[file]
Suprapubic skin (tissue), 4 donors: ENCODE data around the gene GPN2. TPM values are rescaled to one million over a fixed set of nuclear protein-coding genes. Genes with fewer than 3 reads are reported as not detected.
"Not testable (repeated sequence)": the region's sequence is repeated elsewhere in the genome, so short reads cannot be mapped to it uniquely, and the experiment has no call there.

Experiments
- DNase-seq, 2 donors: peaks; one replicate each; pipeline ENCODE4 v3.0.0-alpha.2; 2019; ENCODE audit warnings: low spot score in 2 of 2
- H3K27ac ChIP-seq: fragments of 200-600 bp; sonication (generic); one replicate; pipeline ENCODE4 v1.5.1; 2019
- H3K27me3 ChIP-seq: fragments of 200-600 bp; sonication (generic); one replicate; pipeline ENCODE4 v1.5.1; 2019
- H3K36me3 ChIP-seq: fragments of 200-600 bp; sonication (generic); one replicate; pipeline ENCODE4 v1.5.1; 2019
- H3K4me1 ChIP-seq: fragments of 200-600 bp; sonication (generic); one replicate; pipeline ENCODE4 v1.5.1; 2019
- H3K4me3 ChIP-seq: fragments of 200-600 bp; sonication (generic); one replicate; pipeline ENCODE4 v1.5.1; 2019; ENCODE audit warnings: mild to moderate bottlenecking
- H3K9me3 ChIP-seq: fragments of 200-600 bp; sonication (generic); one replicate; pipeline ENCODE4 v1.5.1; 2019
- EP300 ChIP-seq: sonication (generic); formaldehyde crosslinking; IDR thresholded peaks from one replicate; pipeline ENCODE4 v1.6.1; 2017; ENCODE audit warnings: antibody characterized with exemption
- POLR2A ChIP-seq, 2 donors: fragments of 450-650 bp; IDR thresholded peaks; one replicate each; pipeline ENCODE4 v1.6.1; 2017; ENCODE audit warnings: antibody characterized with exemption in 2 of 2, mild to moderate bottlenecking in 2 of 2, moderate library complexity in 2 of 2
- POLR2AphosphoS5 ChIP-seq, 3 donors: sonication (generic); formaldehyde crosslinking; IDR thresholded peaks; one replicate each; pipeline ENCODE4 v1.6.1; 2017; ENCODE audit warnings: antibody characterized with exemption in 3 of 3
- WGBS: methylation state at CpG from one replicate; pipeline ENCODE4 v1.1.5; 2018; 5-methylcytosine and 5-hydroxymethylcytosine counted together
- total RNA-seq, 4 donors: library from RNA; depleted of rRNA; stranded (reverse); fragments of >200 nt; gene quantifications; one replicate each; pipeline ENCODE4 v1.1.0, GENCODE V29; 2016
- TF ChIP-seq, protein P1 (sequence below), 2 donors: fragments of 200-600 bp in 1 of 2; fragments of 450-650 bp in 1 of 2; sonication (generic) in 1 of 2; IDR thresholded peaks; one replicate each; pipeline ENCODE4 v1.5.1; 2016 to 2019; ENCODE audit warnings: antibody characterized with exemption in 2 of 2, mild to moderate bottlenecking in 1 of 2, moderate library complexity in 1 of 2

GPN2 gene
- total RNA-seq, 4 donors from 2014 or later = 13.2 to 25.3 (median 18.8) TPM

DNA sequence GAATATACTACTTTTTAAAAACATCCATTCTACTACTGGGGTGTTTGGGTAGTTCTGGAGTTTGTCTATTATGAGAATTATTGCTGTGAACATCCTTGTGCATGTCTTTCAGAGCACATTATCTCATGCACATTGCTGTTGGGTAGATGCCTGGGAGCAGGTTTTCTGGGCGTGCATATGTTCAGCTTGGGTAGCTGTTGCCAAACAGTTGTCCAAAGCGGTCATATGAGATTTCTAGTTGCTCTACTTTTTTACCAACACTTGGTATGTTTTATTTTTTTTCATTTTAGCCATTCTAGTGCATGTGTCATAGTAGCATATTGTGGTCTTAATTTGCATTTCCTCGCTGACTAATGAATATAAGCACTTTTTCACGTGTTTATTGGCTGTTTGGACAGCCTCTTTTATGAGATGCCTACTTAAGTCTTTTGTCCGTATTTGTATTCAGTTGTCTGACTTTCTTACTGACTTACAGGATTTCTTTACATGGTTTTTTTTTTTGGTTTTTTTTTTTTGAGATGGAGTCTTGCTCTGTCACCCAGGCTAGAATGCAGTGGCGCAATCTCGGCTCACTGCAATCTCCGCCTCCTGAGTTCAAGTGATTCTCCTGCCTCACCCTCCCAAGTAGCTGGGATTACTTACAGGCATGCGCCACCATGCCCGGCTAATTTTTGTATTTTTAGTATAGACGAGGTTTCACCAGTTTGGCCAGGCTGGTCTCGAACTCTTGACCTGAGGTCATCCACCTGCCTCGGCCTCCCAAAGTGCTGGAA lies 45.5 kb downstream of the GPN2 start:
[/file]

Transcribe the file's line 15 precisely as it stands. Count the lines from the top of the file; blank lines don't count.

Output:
- total RNA-seq, 4 donors: library from RNA; depleted of rRNA; stranded (reverse); fragments of >200 nt; gene quantifications; one replicate each; pipeline ENCODE4 v1.1.0, GENCODE V29; 2016